November 5, 2023
Over the last four weeks, I’ve been asked a lot: “how are you?”
And my instinct is to say what I usually say: “I’m ok.”
But over the last four weeks, I’ve been forced to grapple with a challenging truth:
I’m not ok. None of us are ok.
On October 7th, we witnessed the deadliest day for the Jewish people since the Holocaust. And in the weeks since, the ripple effects of Hamas’ terror attack have unleashed a wave of antisemitism here at home and around the globe that is unlike anything I’ve seen in my life.
The images and stories would be horrific enough on their own, as our hearts break for the lives taken and those still held hostage. And we also know that as Jews, we carry with us specific generational trauma: for me, I can’t help thinking about the stories I was told growing up about my grandparents, who somehow survived the Holocaust in hiding and on the run — and their families, who weren’t as lucky.
We don’t need to directly compare October 7th — or this broader moment — to the 1930s and 40s to recognize that it still triggers deep trauma in us as a Jewish people.
And students like you are on the frontlines. Many of you reported feeling unsafe and scared at school and on social media, unable to trust the people you expected more from right now.
What you’re experiencing aligns with what other Jewish students – and the Jewish community more broadly – are facing across the country and around the globe. Since October 7th, the ADL and Hillel have both tracked hundreds of antisemitic incidents in the United States, from graffiti, to graphic violent threats, to direct assaults. The FBI director testified before Congress last week about “historic” levels of antisemitism. And we’re seeing the same trends around the globe.
We should be clear: people have a right to criticize the Israeli government, its policies, and its actions. I certainly have. But in far too many cases the past four weeks, what we’ve seen goes well beyond criticism of Israel into overt and explicit antisemitism.
When Jewish people, organizations, and property are targeted or threatened because of the actions of the Israeli government, that is antisemitism. When Jewish students are deliberately isolated and shamed because of their religion and their connection to Israel, that is antisemitism.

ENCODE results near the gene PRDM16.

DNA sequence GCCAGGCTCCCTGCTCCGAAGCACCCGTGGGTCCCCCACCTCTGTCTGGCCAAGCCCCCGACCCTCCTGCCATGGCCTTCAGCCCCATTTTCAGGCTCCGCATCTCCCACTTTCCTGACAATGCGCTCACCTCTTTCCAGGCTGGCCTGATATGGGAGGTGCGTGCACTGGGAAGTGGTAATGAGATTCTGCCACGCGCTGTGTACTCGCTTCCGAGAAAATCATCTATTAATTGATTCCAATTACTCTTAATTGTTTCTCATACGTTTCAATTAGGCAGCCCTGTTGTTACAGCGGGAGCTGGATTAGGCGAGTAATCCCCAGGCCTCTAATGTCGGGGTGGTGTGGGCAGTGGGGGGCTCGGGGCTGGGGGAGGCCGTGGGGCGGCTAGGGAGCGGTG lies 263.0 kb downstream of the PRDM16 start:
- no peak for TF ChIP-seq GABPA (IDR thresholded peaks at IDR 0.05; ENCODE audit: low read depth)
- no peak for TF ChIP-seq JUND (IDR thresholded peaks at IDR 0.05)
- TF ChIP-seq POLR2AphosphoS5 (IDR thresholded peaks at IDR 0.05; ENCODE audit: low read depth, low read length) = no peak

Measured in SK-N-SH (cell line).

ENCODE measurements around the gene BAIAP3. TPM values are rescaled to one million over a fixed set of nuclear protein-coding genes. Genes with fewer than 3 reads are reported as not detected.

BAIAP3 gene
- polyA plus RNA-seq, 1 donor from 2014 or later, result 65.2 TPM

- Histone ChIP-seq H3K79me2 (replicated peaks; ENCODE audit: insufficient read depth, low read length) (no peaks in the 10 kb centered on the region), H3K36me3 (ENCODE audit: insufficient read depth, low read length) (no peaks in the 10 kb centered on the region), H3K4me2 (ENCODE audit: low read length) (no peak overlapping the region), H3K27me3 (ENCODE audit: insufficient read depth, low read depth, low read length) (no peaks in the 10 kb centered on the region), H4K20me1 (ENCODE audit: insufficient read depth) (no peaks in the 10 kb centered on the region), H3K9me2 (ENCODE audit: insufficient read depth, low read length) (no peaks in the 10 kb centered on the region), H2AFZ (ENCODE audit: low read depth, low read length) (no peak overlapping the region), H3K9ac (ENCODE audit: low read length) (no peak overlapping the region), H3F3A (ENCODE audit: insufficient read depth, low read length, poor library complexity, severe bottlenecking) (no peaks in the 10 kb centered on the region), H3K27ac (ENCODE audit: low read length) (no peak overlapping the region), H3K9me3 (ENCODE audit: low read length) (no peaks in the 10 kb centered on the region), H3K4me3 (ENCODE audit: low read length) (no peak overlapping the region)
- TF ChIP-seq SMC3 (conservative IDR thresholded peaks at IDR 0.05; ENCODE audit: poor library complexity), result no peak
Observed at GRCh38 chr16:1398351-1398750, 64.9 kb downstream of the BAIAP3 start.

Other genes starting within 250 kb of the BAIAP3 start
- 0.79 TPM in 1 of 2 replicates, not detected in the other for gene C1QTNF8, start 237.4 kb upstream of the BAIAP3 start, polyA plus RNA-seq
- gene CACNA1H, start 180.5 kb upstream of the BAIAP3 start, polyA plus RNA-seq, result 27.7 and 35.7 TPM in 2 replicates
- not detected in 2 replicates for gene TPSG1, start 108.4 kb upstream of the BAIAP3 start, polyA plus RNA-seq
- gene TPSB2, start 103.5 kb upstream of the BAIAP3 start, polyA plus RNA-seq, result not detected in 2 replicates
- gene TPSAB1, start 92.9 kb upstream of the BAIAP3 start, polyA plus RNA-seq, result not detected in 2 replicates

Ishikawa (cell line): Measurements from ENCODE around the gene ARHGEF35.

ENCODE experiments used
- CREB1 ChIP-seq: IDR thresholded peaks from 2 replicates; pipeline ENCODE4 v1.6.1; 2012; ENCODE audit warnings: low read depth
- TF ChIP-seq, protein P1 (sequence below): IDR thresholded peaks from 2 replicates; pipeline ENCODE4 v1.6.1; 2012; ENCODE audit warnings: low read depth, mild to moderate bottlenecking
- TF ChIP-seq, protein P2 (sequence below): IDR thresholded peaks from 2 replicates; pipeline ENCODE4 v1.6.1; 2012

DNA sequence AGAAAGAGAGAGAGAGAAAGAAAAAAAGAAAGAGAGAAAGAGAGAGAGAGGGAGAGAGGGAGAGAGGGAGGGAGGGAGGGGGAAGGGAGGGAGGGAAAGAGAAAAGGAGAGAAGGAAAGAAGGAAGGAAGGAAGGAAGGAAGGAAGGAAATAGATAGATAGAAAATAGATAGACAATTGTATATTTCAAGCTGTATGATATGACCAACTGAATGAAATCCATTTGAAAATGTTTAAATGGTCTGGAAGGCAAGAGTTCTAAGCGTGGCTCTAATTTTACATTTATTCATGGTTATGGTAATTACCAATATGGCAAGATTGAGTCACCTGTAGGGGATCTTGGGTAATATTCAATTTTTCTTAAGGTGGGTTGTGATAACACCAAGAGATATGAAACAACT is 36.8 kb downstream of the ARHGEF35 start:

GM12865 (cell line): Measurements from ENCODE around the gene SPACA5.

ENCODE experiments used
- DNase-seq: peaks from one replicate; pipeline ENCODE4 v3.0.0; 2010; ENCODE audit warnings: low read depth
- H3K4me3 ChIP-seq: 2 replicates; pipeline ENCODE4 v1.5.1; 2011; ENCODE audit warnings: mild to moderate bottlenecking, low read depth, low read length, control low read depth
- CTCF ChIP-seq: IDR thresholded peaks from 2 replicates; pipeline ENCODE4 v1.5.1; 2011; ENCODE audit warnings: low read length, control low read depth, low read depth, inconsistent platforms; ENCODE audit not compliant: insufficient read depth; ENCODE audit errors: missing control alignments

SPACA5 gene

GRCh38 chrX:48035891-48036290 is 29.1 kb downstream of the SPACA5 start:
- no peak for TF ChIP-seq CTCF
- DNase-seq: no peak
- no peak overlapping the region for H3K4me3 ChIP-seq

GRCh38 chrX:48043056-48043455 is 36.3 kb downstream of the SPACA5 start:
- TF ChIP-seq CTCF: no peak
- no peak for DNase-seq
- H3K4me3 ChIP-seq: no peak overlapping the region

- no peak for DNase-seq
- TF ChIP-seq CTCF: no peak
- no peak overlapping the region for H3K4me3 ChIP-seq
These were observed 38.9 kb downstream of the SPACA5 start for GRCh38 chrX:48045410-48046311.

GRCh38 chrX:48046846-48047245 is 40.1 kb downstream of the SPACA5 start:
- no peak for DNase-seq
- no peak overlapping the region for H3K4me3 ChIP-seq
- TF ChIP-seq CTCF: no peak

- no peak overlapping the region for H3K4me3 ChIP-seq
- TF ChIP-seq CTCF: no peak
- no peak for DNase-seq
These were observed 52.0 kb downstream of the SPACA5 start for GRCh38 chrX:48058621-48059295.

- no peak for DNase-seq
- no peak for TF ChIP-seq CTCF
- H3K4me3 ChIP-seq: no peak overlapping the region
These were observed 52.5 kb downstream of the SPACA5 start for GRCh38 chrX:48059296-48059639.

We also must understand that this resurgent bigotry didn’t come out of nowhere. We were already dealing with crisis level antisemitism and broader hate-fueled violence and extremism –which has become increasingly normalized in our politics and our society, manifesting in a variety of dangerous ways.
Six years ago, neo-Nazis descended on Charlottesville, Virginia chanting “Jews will not replace us!” — for a weekend of deadly violence that was rooted in antisemitism and white supremacy. And in the years since, those bigoted ideas have moved from the fringe to the mainstream, with politicians, pundits, and others espousing watered-down – but incredibly dangerous – versions of these conspiracy theories.
That normalization has fueled a cycle of violent extremism, including the deadliest attack on the Jewish community in the United States, in Pittsburgh five years ago, as well as attacks targeting the Black, Latino, and other communities in El Paso, Buffalo, and beyond.
All of it illustrates the insidious way antisemitism operates. Of course – like so many forms of hate – antisemitism is a prejudice or bias: hatred against Jews. But what’s unique about antisemitism is that it also operates as a conspiracy theory, rooted in tropes, myths, and lies about Jewish power and control.
Whether it is the lie that Jews are “replacing” the white race through support for immigrants, refugees, and Black and brown communities; or that Jews “control” our media and our government, orchestrating support for Israel; or so many other — perhaps less obvious but still incredibly dangerous – conspiracy theories, tropes, and ideas, antisemitism operates in this insidious way sometimes making it harder to identify and call out.